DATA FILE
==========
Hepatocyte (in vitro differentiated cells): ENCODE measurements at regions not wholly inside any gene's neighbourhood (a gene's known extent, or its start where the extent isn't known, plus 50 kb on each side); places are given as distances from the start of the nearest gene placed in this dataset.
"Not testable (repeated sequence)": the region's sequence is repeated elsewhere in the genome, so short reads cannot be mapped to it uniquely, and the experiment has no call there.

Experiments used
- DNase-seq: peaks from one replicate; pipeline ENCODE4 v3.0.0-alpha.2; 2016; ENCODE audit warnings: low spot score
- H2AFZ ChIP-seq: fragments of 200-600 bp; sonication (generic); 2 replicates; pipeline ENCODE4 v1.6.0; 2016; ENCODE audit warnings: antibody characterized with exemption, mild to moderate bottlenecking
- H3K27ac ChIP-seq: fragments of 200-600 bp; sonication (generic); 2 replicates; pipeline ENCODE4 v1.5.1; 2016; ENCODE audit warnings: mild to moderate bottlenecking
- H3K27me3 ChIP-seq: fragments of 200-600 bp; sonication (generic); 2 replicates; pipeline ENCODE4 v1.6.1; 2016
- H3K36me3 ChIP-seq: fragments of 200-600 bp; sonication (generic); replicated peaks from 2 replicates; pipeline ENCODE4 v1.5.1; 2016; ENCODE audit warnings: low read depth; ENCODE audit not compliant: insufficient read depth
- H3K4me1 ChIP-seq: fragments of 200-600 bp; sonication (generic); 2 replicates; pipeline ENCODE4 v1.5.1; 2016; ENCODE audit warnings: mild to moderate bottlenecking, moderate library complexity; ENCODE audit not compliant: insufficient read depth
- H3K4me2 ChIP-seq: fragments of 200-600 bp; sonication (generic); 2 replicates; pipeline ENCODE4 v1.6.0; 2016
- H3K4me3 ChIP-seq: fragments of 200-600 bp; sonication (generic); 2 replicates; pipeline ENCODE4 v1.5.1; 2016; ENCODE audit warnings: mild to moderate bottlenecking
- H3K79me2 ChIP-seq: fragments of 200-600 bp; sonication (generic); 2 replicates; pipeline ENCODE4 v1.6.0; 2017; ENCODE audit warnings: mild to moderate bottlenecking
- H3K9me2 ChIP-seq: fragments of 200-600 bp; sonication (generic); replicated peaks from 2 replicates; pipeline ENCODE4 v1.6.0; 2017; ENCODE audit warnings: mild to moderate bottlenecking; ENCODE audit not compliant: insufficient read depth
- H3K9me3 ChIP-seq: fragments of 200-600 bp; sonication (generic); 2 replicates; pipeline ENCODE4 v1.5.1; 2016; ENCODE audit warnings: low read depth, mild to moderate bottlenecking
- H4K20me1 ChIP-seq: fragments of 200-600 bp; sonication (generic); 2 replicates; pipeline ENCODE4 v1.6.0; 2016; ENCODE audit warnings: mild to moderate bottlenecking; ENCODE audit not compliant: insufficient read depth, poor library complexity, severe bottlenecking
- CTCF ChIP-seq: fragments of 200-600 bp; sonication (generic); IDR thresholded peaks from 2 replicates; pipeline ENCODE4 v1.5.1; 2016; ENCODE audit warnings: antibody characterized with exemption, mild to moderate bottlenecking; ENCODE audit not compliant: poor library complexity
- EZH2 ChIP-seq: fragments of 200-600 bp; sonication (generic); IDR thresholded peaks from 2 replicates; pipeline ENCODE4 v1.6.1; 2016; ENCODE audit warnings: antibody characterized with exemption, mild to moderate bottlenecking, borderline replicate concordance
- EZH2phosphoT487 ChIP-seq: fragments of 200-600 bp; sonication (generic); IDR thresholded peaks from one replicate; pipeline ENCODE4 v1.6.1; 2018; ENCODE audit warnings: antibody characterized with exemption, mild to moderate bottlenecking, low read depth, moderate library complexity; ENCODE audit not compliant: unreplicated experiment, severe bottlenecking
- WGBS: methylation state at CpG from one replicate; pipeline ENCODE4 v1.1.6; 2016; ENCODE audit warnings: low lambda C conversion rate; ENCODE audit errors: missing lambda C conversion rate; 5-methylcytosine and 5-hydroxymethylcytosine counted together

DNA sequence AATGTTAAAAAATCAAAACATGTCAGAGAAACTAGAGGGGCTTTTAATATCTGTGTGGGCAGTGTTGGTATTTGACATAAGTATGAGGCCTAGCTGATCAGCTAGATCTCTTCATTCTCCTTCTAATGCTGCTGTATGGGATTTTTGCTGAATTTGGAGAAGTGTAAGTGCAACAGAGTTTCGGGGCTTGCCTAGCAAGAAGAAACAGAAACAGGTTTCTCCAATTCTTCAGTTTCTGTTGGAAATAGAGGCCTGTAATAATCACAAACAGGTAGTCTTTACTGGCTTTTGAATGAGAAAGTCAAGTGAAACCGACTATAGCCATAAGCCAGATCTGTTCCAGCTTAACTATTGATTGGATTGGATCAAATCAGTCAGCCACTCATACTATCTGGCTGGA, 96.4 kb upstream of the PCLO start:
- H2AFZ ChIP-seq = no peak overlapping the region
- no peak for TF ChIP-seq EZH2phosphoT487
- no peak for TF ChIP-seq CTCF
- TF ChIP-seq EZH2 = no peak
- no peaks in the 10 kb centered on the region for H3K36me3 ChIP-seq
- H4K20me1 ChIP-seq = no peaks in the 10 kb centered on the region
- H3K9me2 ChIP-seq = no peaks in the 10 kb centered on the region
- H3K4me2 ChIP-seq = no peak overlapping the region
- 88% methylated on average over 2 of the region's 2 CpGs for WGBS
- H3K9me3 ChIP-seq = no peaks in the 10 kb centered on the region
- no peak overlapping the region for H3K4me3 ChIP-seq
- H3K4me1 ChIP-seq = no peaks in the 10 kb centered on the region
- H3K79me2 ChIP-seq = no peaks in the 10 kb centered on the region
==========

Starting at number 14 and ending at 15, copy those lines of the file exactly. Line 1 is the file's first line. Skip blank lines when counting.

- H3K9me3 ChIP-seq: fragments of 200-600 bp; sonication (generic); 2 replicates; pipeline ENCODE4 v1.5.1; 2016; ENCODE audit warnings: low read depth, mild to moderate bottlenecking
- H4K20me1 ChIP-seq: fragments of 200-600 bp; sonication (generic); 2 replicates; pipeline ENCODE4 v1.6.0; 2016; ENCODE audit warnings: mild to moderate bottlenecking; ENCODE audit not compliant: insufficient read depth, poor library complexity, severe bottlenecking